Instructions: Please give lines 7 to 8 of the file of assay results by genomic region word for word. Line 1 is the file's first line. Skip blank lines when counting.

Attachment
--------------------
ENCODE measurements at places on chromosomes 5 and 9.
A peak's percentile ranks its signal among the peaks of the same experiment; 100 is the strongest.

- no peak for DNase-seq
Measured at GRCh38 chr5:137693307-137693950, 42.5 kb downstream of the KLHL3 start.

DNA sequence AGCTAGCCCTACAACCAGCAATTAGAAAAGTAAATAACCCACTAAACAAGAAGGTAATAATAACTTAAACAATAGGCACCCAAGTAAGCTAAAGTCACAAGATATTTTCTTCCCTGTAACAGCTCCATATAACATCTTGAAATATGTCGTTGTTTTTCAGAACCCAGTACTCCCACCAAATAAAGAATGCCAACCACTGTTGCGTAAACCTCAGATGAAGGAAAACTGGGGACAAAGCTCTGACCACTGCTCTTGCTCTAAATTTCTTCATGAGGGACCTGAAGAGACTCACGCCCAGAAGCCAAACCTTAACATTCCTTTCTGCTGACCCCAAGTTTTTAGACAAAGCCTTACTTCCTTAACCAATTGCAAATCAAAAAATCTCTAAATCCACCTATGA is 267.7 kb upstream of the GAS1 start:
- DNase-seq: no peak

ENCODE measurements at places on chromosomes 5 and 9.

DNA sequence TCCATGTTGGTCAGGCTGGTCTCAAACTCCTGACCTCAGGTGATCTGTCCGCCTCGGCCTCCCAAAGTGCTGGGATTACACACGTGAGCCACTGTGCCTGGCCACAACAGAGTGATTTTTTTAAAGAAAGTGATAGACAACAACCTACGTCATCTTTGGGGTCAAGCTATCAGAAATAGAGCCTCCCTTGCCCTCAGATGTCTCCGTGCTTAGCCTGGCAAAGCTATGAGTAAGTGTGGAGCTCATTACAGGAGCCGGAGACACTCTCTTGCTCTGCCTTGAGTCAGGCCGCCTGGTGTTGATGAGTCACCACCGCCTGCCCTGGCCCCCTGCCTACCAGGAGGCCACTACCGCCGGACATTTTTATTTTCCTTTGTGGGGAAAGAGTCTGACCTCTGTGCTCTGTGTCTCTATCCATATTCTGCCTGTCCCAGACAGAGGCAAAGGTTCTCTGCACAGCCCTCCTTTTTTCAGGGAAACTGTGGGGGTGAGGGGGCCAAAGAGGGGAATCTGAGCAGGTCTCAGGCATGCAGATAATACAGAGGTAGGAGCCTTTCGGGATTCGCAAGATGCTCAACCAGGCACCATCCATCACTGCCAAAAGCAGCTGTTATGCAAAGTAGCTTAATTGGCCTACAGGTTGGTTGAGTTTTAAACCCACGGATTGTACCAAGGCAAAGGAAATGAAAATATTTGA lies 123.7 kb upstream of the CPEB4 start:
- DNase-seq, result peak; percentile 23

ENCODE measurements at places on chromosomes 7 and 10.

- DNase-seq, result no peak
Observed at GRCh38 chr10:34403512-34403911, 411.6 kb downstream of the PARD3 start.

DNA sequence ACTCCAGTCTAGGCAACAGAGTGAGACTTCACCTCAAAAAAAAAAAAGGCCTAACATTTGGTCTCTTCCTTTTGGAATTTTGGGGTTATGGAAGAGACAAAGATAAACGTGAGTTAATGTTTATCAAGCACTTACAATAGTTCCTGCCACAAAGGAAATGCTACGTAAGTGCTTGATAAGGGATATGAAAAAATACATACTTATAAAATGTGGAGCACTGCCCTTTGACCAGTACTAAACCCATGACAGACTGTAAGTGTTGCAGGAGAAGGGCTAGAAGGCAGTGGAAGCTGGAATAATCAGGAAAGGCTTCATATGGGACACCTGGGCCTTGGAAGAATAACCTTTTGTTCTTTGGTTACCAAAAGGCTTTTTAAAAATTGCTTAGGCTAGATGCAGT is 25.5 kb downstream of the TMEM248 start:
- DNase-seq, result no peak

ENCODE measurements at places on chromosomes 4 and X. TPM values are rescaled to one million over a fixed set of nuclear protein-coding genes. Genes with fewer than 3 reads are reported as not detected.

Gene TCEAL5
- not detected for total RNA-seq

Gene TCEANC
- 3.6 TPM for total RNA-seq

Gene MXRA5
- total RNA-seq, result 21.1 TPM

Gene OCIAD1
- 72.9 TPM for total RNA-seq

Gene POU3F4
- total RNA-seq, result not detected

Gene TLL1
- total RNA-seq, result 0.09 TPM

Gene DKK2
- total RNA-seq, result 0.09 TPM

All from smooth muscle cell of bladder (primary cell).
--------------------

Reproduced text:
ENCODE measurements at places on chromosomes 5 and 9.

DNA sequence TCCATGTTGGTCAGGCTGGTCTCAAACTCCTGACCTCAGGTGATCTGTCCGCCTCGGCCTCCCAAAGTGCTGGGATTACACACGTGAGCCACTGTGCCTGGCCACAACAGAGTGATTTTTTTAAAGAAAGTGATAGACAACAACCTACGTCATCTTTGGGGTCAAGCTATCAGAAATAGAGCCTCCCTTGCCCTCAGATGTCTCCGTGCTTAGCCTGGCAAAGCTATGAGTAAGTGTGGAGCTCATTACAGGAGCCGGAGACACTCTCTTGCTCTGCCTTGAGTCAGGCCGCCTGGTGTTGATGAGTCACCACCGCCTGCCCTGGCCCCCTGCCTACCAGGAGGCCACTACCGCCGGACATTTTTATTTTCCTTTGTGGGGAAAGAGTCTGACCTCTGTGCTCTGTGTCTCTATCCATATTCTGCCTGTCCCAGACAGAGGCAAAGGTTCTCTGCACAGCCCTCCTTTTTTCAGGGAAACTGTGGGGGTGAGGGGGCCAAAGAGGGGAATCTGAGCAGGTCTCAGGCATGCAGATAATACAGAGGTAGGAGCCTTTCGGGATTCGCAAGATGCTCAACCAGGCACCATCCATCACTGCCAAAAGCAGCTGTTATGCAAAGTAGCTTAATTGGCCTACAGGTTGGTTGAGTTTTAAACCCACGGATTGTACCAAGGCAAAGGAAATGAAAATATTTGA lies 123.7 kb upstream of the CPEB4 start: